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Engineering the supply chain to achieve fast delivery.

We are living in a ‘now’ culture, with customers expecting fast delivery of purchased goods and services. A customer wants to know when (date and time) an item will be delivered, as well as track its progress. Retailers need to realise these expectations, and do so now.

Some companies are challenging existing ways of doing business, and our understanding of current and future supply chains. For example:

  • Uber – Connecting immediate demand to the closest taxi driver
  • Amazon Dash Button – Ordering household products directly via a button
  • Amazon Prime Now – Offering one hour delivery slots
  • Domino Pizza – Tracking pizza orders from cooking to delivery
  • Zipcar – Finding, booking and driving when needed, with no need to own a car
  • Shutl – Delivering products within 90 minutes of ordering
  • Task Rabbit – Arranging task execution on demand

Over the past two decades, retail competitiveness has been built on the success of the supply chain – managing products from source to customer at the lowest cost and via the most efficient route.

Within the supply chain, retailers have honed their skills in utilising demand-driven supply chain signals, from improving the levels of data and forecasting through to optimising shelf replenishment, but retailers have to accept now that we are moving away from this demand-driven supply chain to a model that is being imposed upon the industry by the need to fulfil customer demand immediately.

In addition, more brand owners are investing in direct to consumer (DTC) fulfilment. This implies that the current structure of agents, distributors, wholesalers and even some retailers will not exist unless they adapt and evolve.

The key factors bringing about this change are:

  • Data accuracy – It is not only the accuracy of the data, but the scale of information that is now available both up and down stream that directly influences these demand patterns
  • Forecast and order accuracy – There is a danger of developing too much confidence in forecasts, especially after investing time and money in expensive forecasting systems. Depending on the situation, this overconfidence can be a critical failure point
  • Order quantity – The optimum order quantity can no longer be built around production runs or consolidated shipping container loads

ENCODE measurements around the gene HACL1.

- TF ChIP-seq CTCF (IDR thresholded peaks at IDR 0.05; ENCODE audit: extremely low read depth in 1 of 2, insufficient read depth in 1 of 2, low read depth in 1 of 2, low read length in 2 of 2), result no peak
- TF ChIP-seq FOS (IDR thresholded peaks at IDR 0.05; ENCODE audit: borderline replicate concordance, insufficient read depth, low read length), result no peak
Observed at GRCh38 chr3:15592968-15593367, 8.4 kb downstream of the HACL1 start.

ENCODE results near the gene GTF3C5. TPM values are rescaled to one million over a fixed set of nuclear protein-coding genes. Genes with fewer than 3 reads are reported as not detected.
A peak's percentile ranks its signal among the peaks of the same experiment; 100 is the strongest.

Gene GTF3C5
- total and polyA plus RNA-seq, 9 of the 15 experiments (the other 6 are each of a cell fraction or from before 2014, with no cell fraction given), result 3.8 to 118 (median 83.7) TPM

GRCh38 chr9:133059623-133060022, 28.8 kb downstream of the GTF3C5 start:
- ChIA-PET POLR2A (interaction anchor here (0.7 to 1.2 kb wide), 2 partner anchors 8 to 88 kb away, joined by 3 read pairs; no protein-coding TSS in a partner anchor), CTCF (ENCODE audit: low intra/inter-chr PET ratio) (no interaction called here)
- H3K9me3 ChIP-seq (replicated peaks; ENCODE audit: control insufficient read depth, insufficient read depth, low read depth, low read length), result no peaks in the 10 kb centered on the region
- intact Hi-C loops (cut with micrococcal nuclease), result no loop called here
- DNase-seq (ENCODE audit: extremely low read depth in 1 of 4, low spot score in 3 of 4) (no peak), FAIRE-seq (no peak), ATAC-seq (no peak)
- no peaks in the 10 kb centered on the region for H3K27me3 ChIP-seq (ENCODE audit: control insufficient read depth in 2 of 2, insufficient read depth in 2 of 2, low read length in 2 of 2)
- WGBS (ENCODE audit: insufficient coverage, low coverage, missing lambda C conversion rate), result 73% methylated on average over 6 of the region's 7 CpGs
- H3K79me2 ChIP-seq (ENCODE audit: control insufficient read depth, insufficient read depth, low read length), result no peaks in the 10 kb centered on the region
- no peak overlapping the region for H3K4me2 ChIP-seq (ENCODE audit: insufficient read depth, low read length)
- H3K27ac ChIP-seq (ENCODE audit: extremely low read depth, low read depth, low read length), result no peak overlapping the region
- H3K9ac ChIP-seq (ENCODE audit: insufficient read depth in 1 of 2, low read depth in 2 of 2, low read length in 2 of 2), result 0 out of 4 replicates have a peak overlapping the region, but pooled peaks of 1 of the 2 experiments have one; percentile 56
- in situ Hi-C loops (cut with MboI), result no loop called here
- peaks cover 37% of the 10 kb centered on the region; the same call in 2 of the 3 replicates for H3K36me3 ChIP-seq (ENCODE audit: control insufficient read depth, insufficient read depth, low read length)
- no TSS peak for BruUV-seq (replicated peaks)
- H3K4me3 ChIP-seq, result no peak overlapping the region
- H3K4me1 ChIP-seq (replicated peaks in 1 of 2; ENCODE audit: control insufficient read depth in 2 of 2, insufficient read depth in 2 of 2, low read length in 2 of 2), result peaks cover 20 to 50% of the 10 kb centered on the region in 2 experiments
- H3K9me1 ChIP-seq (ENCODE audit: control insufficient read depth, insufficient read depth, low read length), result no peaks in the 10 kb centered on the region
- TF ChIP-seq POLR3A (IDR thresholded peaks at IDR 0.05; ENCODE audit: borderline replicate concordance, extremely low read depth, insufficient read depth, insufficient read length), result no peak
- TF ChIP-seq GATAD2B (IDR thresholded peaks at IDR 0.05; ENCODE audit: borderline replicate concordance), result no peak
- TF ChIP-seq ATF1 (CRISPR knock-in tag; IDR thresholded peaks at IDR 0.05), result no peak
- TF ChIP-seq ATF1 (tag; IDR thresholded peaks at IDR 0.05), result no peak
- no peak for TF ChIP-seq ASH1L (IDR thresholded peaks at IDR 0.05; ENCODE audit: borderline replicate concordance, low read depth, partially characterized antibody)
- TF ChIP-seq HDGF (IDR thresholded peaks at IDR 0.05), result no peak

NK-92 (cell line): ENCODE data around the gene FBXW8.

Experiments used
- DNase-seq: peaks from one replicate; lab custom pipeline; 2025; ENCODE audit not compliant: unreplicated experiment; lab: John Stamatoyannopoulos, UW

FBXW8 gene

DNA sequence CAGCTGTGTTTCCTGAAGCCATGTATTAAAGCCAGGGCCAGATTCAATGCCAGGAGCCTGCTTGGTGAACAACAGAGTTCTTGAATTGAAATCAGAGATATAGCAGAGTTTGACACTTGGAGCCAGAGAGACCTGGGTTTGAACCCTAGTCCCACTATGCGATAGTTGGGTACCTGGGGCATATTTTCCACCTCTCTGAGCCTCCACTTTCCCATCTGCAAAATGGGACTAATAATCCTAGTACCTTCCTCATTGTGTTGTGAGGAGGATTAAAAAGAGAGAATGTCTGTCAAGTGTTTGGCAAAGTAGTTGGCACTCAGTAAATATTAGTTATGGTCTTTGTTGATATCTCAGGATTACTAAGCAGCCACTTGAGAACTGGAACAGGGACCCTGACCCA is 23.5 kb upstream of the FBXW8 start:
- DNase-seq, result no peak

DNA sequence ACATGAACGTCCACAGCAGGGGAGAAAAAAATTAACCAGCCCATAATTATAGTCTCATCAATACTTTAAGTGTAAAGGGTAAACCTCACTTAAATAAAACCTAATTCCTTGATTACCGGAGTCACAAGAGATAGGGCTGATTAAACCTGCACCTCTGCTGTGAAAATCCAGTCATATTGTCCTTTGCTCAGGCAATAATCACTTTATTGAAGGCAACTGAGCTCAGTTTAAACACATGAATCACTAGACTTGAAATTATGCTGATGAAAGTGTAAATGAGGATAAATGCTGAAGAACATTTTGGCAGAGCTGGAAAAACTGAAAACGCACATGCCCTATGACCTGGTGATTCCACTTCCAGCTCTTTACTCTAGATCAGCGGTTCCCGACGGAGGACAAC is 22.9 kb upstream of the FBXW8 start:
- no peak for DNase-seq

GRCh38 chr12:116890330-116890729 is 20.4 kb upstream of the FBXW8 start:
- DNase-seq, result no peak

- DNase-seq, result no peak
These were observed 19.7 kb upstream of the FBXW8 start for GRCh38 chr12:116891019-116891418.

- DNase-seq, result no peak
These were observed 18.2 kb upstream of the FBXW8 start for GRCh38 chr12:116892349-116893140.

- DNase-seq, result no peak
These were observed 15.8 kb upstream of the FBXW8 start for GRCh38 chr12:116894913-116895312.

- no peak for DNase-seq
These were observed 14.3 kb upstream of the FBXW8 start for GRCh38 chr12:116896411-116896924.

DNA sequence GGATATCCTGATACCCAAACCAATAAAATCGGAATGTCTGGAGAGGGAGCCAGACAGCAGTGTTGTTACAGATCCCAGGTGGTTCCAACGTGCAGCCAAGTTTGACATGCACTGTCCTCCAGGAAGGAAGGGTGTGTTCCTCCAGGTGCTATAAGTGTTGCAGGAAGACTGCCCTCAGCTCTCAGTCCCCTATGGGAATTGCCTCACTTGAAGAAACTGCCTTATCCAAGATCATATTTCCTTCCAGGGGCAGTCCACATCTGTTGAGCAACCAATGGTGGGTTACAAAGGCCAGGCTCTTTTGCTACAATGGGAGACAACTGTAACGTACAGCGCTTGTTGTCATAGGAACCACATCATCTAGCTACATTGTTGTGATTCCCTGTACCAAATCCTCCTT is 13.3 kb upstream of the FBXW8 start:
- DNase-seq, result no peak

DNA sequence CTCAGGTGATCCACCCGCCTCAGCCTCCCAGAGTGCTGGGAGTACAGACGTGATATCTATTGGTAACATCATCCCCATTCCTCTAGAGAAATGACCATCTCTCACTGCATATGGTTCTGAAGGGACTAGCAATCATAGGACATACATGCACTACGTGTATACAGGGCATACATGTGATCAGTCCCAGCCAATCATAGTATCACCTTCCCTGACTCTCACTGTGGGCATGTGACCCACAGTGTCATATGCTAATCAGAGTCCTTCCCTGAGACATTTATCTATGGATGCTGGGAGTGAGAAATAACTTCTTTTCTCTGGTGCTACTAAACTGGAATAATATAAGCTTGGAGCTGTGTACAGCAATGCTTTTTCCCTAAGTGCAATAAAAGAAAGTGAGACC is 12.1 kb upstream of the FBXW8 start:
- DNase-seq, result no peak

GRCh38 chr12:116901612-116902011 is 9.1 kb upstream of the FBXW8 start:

• Replenishment – All inventory locations need to meet replenishment demands, and the subsequent frequency to replenish is a key to future demand patterns
  • Supply time – Lead times need to be reduced by either localising product or increasing assembly to meet consumers’ immediate demand
  • Shelf replenishment – The mantra of right product, right time, right place is no longer relevant for fulfilling demand

Of course, operational cost (which will be attached to the supply chain) is a major factor in fulfilling immediate customer demand.

Retailers aiming to push the fulfilment and delivery boundaries need to review and consider the following:

  1. Fulfilment – More frequent and smaller deliveries, faster inbound shipments, responsive tracking, complex technology demands, ship from store, personalisation (packing and VAS), and possible increased returns will impact upon operational costs
  2. Inventory – Extended inventory across multiple locations will drive further investment and without the right mechanisms to exit these wider ranges, the danger of faster aging stock will have a significant cash impact
  3. Delivery – Specific booked slots, Saturday and Sunday deliveries, lower density deliveries, variable carriers, services selected by the customer, multiple choices of drop off points, and tracking will challenge the services and add further costs to support this flexible fulfilment
  4. Customer Experience – Immediate response about product information, inventory availability and order tracking have a direct input to each customer experience and its potential repeat activity
  5. Analytics – Further analytical tools that consider the nuances of predicative planning are less reliant on conventional forecasting and will need financial investment

The word ‘now’ in the supply chain has always been considered to be a costly word, but is now vital in order to meet the immediate demands of the customer. Those that ignore the ‘now’ will be the ‘was’.

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